Secret histories in Edinburgh and Shrivenham: Soviet military studies and the Cold War. Russian military historian Dr Steven Main reveals some hidden gems in two complementary Russian military collections. The National Library’s Erickson Collection was generously donated by Professor John Erickson, a former defence specialist and expert on the Red and Soviet Armies. Cranfield University’s Barrington Library has launched online the Russian Military Studies Archive, which it manages on behalf of the Defence Academy of the United Kingdom. A partnership event with the Scotland-Russia Forum. 6pm, National Library of Scotland, George IV Bridge. Free but booking is required and may be made by calling 0131 623 3734 or via eventbrite here.
Greyfriars at 12: The Art of Improvisation with Richard Michael (piano). Richard Michael BEM, Honorary Professor of Jazz Piano (University of St Andrews), takes you on a guided tour of improvisation from Baroque to Brubeck. 12 noon, Greyfriars Kirk, Greyfriars Place. Free.
Photography on Film: a new collaboration between Stills and the Filmhouse. Today’s film is Born into Brothels (15) (in English and Bengali with English subtitles), The most stigmatised people in Calcutta’s red light district are not the prostitutes but their children. In the face of abject poverty, abuse and despair, children have little hope of escaping their mothers’ fate to create another kind of life. Drawn into their world, filmmaker Zana Briski finds herself teaching the children how to take photographs. Her lessons unleash vital insights into their souls. But where will they go from here? 8.30pm, Filmhouse, Lothian Road. Tickets may be purchased from the Box Office in person, by calling 0131 228 2688 or online. Ticket deals are available for this season.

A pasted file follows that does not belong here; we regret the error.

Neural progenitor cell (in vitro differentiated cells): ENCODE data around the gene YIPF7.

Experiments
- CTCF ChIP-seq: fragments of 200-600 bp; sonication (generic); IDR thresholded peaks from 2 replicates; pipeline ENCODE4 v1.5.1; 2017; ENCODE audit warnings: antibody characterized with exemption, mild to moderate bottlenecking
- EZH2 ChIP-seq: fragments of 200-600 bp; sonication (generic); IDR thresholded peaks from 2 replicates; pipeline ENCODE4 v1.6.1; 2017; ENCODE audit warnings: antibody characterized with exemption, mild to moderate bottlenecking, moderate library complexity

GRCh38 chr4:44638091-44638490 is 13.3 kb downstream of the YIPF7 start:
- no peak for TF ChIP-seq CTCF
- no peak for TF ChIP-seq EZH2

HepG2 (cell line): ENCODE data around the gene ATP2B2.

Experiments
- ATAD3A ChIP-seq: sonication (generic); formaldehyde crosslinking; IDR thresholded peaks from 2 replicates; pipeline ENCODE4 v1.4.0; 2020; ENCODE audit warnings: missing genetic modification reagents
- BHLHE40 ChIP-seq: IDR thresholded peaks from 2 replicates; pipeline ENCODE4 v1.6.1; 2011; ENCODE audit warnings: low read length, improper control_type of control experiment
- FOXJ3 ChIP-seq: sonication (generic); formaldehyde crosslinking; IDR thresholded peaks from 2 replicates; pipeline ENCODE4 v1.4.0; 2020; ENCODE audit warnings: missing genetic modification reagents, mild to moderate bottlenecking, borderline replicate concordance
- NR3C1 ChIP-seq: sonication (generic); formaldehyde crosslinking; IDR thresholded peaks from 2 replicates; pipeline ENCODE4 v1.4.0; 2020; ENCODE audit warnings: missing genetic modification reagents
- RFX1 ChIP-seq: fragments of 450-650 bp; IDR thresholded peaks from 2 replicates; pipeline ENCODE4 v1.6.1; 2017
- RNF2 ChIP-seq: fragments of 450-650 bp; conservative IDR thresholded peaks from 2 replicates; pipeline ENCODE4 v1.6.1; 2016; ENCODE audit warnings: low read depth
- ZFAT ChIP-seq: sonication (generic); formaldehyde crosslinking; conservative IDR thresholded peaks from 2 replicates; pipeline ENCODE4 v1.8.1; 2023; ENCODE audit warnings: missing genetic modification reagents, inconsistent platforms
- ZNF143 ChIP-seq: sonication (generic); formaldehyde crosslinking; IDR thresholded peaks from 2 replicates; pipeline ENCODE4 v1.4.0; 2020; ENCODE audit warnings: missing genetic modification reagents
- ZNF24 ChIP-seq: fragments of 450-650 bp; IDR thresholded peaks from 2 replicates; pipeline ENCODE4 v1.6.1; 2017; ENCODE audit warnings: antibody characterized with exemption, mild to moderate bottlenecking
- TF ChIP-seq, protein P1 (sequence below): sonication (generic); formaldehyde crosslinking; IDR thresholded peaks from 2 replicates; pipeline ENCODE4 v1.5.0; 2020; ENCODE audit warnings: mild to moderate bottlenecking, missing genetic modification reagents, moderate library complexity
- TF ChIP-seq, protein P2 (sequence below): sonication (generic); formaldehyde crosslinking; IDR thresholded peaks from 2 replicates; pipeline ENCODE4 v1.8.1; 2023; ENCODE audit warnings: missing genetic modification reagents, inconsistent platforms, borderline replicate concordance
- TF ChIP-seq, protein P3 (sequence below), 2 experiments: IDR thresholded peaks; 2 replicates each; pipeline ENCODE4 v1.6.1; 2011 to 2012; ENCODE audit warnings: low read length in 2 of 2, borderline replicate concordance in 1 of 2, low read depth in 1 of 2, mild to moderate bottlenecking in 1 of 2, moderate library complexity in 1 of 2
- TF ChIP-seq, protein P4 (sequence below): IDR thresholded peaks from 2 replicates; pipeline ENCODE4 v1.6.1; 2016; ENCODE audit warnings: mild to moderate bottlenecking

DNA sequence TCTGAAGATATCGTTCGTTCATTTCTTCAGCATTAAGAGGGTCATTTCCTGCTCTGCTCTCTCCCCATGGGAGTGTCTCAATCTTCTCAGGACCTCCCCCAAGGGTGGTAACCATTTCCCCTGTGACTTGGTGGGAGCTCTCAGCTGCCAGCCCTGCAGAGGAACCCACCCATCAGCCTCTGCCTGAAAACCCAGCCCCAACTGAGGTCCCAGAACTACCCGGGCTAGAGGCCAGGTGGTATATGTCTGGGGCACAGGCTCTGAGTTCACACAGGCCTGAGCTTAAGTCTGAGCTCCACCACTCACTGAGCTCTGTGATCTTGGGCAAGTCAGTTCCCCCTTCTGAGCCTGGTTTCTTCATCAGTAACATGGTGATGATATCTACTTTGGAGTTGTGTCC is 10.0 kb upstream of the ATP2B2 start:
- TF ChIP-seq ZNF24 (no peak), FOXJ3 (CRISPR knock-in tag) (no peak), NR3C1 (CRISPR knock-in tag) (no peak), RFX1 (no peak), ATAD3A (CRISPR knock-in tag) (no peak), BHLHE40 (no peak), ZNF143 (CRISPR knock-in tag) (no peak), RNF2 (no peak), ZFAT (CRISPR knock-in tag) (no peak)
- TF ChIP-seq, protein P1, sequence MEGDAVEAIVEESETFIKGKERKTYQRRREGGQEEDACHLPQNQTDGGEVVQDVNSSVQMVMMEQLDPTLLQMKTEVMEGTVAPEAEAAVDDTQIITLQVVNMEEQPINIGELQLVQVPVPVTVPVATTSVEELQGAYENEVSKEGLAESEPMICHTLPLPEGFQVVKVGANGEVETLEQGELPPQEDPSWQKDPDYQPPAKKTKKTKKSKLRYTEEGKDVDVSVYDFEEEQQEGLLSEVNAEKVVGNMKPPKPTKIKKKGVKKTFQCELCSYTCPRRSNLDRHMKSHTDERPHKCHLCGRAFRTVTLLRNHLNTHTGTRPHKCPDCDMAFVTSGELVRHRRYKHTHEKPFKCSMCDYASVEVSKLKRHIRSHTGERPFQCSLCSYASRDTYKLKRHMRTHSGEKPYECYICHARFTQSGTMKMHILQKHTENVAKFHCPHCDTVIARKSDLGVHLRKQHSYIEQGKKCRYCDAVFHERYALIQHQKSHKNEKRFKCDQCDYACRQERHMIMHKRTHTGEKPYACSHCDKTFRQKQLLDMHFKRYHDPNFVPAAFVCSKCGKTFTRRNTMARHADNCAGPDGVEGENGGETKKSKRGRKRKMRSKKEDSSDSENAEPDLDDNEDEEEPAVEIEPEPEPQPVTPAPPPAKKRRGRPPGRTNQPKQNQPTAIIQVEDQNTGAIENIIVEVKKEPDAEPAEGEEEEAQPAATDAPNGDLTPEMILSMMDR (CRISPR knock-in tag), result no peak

FRIDAY 27TH MAY 2016
GLOW: Edinburgh College Contemporary Art Practice Graduate Exhibition. Come and see the spectacular and creative designs created by the College’s passionate students, from painting and sculpture to photography and moving imagery. The students have developed their skills from an interdisciplinary approach encompassing painting, sculpture, performance, photography and moving imagery; this exhibition is the culmination of two years intense and rigorous personal artistic investigation. HND Contemporary Art Practice students successfully progress directly into level 2 and 3 of degree programmes at leading UK Art Schools, including Glasgow School of Art, Duncan of Jordanstone, Edinburgh College of Art, Grays, University of Cumbria and University of the Arts London. 10am-5pm, Edinburgh Sculpture Workshop, 21 Hawthornvale. Free. Also at same times on Saturday 28th and Sunday 29th May. Part of Edinburgh College’s GLOW Festival, which gives Edinburgh the chance to enjoy performances and exhibitions from the College’s creative industries students, covering everything from music, theatre and dance to photography, sculpture, illustration, computing and much more. For more information about GLOW click here.
Lunchtime Concert: St. Joseph Music Makers and Bay Chorale, Bradenton, Florida. 12.15pm, St Giles’ Cathedral, High Street. Free.
Gallery Social – Portrait Miniatures: a relaxed and informal guided tour with refreshments for anyone affected by dementia, and their relatives, friends and supporters. 10.30am-12 noon, Scottish National Portrait Gallery (meet at the Information Desk), 1 Queen Street. To book a place please contact the Information Desk on 0131 624 6560.
SSPCA Drop-in Session. The Scottish SPCA is Scotland’s animal welfare charity, rescuing animals in danger, finding pets new homes, investigating abuse and preventing cruelty through a free education programme for Scottish schools. Please drop in this afternoon to find out more about the organisation, how you can help them or how they can help you. 1-3pm, Central Library, George IV Bridge.